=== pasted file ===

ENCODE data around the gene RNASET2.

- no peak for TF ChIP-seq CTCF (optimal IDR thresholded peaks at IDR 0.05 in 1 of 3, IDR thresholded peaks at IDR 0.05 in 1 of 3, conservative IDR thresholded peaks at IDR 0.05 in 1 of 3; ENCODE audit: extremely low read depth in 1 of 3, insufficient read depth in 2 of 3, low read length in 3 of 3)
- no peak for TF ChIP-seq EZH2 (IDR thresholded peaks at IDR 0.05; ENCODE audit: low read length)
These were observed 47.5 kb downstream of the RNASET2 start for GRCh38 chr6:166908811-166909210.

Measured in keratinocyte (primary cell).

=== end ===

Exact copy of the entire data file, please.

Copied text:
ENCODE data around the gene RNASET2.

- no peak for TF ChIP-seq CTCF (optimal IDR thresholded peaks at IDR 0.05 in 1 of 3, IDR thresholded peaks at IDR 0.05 in 1 of 3, conservative IDR thresholded peaks at IDR 0.05 in 1 of 3; ENCODE audit: extremely low read depth in 1 of 3, insufficient read depth in 2 of 3, low read length in 3 of 3)
- no peak for TF ChIP-seq EZH2 (IDR thresholded peaks at IDR 0.05; ENCODE audit: low read length)
These were observed 47.5 kb downstream of the RNASET2 start for GRCh38 chr6:166908811-166909210.

Measured in keratinocyte (primary cell).